“Wine Country”… Which is More Unexpected, Azerbaijan or Virginia?
As expats, wherever we travel we find interesting facts about the countries we explore.
Apparently, that characteristic sticks with us, even after we repatriate.
This was brought home to me again as I discovered something new when we went to visit friends who had just moved to Charlottesville, Virginia, the home of Thomas Jefferson and the university he founded, the University of Virginia.
Not many people know that Jefferson, in addition to being the principal crafter of our Declaration of Independence, also managed a 5,000 acre estate that produce wine grapes among other things.
I’ll bet you also didn’t know that there are enough wineries in Virginia that they even have a map of Virginia “wine country”? Neither did I, but indeed they do.
I’m not new to the wine world, having lived all my life in wine-producing regions- Texas (surprise), California, Azerbaijan (a stretch), and now Virginia continues the trend. (I’ll bet no one ever thought those places would be in the same sentence as wine producers!)
I have to admit though, that I was quite surprised to hear that Virginia produces “award winning” wines. I’ll be honest- I was skeptical. I’ve tasted some other states’ wines that I would rate as … well, let’s just say, I wouldn’t.
No one has ever mentioned how many climatic or “viticultural” zones Virginia has, so hearing them say we were in “wine country” was news to me. To hear people praising Virginia wines made me wonder who had been drinking what, but I agreed to give the Virginia wine tour a try.
When I lived in Azerbaijan, in any conversation with local folks, you would hear certain facts recited within the opening moments of virtually every conversation upon meeting a new expat. The first was always that Azerbaijan has 9 of the 11 climatic zones. So proud are the people of their diverse land, that this factoid would be inserted into nearly every conversation.
I thought about the wines I had tasted that have surprised me from Azerbaijan and around the world, some positively and others, well, not yet, but in the end, all were worth a try.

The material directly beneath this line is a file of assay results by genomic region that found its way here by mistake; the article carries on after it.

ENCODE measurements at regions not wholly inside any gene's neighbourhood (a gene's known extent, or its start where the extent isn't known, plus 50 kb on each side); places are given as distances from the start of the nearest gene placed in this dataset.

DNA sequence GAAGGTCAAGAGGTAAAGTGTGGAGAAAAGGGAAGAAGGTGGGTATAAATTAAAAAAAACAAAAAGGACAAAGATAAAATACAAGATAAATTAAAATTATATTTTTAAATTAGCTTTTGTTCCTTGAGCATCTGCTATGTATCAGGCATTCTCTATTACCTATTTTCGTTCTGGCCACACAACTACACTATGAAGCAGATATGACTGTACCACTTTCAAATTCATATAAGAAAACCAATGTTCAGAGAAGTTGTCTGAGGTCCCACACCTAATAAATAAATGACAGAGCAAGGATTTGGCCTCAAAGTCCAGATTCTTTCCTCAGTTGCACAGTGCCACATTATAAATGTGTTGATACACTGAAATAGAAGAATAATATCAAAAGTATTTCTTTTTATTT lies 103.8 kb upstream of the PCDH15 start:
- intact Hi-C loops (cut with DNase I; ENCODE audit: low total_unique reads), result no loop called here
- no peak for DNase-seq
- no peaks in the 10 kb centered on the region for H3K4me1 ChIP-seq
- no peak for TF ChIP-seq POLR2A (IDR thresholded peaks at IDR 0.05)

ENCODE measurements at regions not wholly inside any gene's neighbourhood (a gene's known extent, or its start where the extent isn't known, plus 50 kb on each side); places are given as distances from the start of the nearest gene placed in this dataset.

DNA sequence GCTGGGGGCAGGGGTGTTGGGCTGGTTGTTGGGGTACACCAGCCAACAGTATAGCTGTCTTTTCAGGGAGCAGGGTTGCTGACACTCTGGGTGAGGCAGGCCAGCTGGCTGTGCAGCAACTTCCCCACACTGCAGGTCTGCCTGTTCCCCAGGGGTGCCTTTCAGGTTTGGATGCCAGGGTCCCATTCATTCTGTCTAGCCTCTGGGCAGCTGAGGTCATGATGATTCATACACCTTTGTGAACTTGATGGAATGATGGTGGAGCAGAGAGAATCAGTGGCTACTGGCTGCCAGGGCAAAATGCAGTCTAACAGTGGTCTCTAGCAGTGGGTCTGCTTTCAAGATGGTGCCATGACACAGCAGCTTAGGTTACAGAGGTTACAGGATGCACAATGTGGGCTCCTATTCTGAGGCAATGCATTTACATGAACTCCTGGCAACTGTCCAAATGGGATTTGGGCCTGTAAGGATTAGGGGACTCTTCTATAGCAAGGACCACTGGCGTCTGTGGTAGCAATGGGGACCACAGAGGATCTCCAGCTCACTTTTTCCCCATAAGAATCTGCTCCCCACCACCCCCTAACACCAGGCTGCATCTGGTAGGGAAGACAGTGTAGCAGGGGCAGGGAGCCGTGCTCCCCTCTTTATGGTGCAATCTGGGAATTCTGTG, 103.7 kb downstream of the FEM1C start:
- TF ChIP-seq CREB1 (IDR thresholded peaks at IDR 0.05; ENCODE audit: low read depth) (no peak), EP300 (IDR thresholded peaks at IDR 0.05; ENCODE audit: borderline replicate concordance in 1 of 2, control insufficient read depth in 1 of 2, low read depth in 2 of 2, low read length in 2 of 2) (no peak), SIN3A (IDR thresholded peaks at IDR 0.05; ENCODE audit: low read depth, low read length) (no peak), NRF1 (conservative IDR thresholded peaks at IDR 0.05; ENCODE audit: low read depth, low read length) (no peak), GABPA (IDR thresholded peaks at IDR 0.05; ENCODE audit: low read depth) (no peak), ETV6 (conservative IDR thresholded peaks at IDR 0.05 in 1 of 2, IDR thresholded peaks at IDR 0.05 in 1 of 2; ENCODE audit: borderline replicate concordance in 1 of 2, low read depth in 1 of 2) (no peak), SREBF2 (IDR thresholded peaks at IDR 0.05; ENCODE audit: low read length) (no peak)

After the collapse of the Soviet Union, Azerbaijan had to jump-start everything on their own. Oil came first, naturally, but in due time wine and spirits caught the attention of the government, which then put out a request for bids to take over the development and production of wine and beer.
Interesting for a Muslim country, I thought at the time. But, Azerbaijan was honoring its historic heritage as well as its secular and religious culture.
When the offers and awards were announced, everyone was quite surprised at who had won. It seems that the French had won the beer concession, and the British had won the wine award! (…what??!)
The general consensus was that someone had mixed up the announcement, but, mais non! This is exactly what happened.
Most expats felt that warm wine and fussy beer were in the offing!
The beer, “Khirdalan,” actually turned out to be quite good according to the working crews that consumed vast quantities of it on Friday nights. That it was also only about $.85 per litre helped a lot, I’m sure.
The wines took longer to produce of course, but people were proud of the “Seven Beauties” and “Maiden Tower” names, even if the contents were as yet untested. Azerbaijan wines have an interesting history.
Someday maybe Caucasus spirits will be on the map… literally!
According to historians, wine-making in Azerbaijan dates back to ancient times. Several sorts of grapes were cultivated throughout Azerbaijan.
In both the Goygol Rayon (region) and the Khanlar district of the country, archaeologists have found jars with remains of wines which date back to the second millennium B.C. The Greek historian, Strabo who had traveled to northern Azerbaijan (Caucasian Albania at that time), described cultivation of crops of grapes as so abundant that the residents were not able to harvest them.
But here, it’s a different story.
We learned that “Virginia Wine Country is the strongest of the East Coast’s wine regions. Rich with tourism, wine country’s various regions host a multitude of events and festivals, including the exciting Virginia Wine Month each October.”
This according to none other than “The Donald”- Donald Trump has purchased a vineyard and winery in Virginia, not far from where we were this week.
Virginia must be doing something right to be on the radar of big names like Trump. Surprised? Here’s more, another fun fact (not as exciting as the climatic zones, perhaps, but interesting, nonetheless), courtesy of the “Virginia Wine Notebook” blog and “VA Wine Ambassadors,” John Thompson and David Rosse:
Which of the following celebrities/moguls does not own a winery in the state?
A. Robert Duvall
B. Donald Trump
C. Dave Matthews
D. Jack Kent Cooke
Maybe someday this one-time restaurant owner and intensely private Virginia resident will plant some vines. He would love the smell of ripening grapes in the morning.*
(* An insider reference to a famous Robert Duvall quote, for our international readers who may not have seen the film, "Apocalypse Now")
We tasted both reds and whites on our tour, and, for John and David, we were much surprised.
In fact guys, we’re planning to take you up on your mission to “spread the word to the world about the unexpected pleasures of the Virginia wine scene” by following your tour around wineries of the Shenandoah Valley AVA. We’ll let you know hoe it turns out!
Maybe one of these days you can take a trip to Azerbaijan and do the same for them? (smile)